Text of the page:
Theresa Bonopartis, 60, was 17 or 18 when her parents forced her to have an abortion.
“Some people say that it’s a free choice, but most of the time you are really getting some kind of pressure from some place,” she told Our Sunday Visitor.
Her “thick headed” father gave her no choice, and after a son was delivered by saline abortion at four months gestation, Bonopartis’s father kicked her out of the house. They didn’t speak for years, and when they finally did, they avoided talking about it.
“It becomes that monster in the room that everybody pretends is not there,” she said.
It took her 15 years to talk about the abortion, and she found healing through spiritual direction from a priest and a therapist trained in post-abortion counseling. Eventually, Bonopartis learned that her mother had not supported it.
“But she was intimidated by my dad and did what he wanted to do,” Bonopartis said. “She said to me that it was her sin. Everybody in my family was touched by it.”
When it was out in the open, her father said little to her about it, even after she was hired as director of Lumina Hope and Healing After Abortion in New York City. He even said that he didn’t need to confess what he had done.
“But in the end, he did see a priest for confession,” Bonopartis said. “The night before he died seven years ago, we talked about the abortion and I told him to give my son a hug when he got to heaven.”
That was a huge step for the father and daughter, an act that she called a beautiful blessing from God.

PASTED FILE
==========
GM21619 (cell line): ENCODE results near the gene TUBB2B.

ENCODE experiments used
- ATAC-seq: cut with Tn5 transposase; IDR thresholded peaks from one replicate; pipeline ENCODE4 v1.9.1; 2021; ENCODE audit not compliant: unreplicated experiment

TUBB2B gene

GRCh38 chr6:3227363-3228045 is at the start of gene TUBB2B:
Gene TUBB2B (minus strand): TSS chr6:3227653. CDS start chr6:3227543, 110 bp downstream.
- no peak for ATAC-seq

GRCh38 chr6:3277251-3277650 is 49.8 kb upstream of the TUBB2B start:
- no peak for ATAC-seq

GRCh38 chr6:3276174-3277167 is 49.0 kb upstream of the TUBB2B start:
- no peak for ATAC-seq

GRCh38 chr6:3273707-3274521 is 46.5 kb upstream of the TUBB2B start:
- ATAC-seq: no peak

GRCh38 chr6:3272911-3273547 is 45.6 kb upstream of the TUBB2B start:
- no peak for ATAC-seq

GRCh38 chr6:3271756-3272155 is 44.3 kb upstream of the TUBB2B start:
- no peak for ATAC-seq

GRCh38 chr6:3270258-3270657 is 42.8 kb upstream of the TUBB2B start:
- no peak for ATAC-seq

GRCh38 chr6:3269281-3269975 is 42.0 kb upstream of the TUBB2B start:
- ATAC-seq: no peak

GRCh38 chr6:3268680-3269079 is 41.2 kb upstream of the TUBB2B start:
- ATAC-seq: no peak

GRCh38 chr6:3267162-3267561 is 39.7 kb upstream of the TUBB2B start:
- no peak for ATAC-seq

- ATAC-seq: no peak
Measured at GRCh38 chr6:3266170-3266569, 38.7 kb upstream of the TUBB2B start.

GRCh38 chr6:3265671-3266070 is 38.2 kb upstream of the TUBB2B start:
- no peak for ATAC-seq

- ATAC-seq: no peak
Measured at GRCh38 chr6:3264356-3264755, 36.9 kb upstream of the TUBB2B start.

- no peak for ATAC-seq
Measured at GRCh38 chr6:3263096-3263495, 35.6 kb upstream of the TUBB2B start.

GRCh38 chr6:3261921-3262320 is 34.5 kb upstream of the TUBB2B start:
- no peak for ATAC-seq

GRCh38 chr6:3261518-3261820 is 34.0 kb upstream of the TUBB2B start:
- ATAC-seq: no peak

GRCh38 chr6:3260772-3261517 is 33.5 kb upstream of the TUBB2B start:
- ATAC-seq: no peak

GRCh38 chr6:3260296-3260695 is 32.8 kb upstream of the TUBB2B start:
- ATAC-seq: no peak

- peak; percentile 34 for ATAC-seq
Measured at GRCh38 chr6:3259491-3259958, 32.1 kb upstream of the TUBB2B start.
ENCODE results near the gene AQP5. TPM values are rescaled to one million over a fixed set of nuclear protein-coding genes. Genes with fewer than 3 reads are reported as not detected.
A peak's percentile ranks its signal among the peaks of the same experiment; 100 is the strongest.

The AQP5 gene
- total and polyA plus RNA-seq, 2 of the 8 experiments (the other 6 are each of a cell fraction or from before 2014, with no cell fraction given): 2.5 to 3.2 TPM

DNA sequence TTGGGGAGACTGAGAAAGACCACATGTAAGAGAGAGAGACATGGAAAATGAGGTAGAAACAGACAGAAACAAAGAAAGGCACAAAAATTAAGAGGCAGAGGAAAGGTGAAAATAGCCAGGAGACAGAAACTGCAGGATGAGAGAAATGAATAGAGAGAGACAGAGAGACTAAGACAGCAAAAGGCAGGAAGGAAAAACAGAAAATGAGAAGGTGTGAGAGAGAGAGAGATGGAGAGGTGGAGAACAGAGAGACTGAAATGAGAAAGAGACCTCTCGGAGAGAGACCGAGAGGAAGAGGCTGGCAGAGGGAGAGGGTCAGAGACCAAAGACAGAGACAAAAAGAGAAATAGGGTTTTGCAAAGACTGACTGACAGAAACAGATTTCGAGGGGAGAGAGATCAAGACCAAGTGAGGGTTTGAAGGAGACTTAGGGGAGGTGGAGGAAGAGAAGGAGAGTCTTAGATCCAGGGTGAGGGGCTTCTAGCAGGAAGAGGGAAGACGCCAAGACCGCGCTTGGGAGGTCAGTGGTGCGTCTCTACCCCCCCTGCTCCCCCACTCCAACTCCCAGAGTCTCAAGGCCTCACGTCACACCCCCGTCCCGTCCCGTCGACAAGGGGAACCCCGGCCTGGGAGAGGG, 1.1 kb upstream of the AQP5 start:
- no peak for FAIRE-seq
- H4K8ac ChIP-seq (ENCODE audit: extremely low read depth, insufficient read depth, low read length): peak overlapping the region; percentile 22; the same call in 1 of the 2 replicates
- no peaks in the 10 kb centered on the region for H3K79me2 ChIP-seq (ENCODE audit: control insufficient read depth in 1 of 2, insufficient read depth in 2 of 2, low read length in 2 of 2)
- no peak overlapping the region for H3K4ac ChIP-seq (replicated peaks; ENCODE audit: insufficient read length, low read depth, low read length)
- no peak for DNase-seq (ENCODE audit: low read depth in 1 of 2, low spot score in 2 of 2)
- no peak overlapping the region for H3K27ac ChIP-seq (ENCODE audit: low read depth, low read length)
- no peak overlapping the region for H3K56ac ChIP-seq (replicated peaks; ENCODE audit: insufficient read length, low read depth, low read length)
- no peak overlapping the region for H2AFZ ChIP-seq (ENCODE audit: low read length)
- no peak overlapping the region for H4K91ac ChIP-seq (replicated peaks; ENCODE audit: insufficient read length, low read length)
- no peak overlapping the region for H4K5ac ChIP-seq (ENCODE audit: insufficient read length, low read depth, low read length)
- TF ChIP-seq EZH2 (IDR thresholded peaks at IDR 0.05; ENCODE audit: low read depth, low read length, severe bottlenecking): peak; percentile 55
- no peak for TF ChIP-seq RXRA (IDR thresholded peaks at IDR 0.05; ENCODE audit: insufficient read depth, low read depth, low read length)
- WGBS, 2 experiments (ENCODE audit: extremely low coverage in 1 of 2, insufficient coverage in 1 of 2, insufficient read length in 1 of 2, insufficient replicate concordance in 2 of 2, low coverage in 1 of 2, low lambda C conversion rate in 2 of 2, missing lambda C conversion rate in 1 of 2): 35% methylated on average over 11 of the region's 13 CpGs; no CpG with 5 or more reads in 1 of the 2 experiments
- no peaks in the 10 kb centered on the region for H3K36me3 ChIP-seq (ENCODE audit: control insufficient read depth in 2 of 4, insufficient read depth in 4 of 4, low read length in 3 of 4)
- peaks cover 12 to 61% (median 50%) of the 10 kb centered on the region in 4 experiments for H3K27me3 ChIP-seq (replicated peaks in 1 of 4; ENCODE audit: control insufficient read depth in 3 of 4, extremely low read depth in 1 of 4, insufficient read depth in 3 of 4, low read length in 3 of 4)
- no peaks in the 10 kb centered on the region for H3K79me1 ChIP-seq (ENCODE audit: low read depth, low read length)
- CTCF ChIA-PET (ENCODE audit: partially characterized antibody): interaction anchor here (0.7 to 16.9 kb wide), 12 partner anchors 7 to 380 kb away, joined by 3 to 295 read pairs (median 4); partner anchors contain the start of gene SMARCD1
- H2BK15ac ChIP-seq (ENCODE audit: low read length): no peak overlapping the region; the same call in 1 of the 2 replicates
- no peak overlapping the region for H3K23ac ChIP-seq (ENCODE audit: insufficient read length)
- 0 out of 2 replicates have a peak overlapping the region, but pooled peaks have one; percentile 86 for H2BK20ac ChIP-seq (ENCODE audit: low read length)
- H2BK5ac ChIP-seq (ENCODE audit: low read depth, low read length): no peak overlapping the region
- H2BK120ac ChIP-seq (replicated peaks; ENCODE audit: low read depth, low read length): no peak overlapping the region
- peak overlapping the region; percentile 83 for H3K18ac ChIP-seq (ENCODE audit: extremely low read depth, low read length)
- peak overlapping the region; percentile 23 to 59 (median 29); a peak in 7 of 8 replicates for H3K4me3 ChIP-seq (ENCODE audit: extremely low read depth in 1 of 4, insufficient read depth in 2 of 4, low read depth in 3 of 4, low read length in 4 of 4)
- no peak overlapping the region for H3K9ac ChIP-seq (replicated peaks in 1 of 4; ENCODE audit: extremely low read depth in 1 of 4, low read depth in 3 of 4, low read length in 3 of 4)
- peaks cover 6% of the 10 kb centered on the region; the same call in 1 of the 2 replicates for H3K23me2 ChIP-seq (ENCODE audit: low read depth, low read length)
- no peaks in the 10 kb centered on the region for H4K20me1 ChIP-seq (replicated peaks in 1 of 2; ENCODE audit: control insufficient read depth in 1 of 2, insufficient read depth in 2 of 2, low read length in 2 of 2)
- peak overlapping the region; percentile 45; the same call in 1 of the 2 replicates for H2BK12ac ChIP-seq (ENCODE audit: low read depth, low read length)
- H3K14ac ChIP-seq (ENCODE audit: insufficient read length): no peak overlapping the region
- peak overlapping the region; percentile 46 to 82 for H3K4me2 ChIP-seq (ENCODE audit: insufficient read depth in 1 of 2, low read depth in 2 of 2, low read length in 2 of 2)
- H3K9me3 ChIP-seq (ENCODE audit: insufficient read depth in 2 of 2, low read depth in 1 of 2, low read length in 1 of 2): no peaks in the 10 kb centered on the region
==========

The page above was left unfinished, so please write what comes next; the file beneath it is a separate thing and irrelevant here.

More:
As part of her healing journey, she named her son Joshua. She has two other sons.
Woman turns life around after five abortions
Yvonne Florczak-Seeman had five abortions between the ages of 16 and 20 and she did it, she said, because that’s what you did when you didn’t want to be pregnant, and it was her right.
It wasn’t until the last abortion that she “realized what choice really meant.”
That time, she screamed from unbearable pain. The doctor angrily threw down his instruments and told his assistant, “This is a 13- or 14-week gestation. We need more money.”
Her boyfriend in the waiting room paid $150 more so that the abortion could continue.
When she hemorrhaged three days, an emergency room nurse said that “half the baby” remained.
“I said, baby, what are you talking about? It was a blob of tissue!” Florczak-Seeman said. “I realized that I had been given the legal right to end the lives of five of my children. That was the first time I got it.”
She planned to commit suicide by drinking at a bar, then swallowing pills.
“I was convinced that I had not contributed anything to society but five dead babies,” she said.
Then a very old man walked in and came right to her. “What’s a pretty young lady like you doing in a place like this?” he asked.
She rudely told him to state his business and leave her alone.
He said, “God wants you to know that he is prepared to tell you what his plan is for your life. He has been waiting for you to ask. Seek him and he will show you the way.”
She started crying. He left, and when she went after him, the street was empty. She went home and fell to her knees.
“I asked God if there was anything left inside me that he could use for his glory,” she said. “I promised him that I would expose abortion for what it is. God met me face to face and he led me through the absolute wreckage of my life.”
Florczak-Seeman, 47, of Westmont, Ill., healed through Project Rachel and became Catholic. She runs a business, Love From Above, that supports her ministry for post-abortive women, A Time To Heal. She has a supportive husband and four children.
Maryann Gogniat Eidemiller writes from Pennsylvania.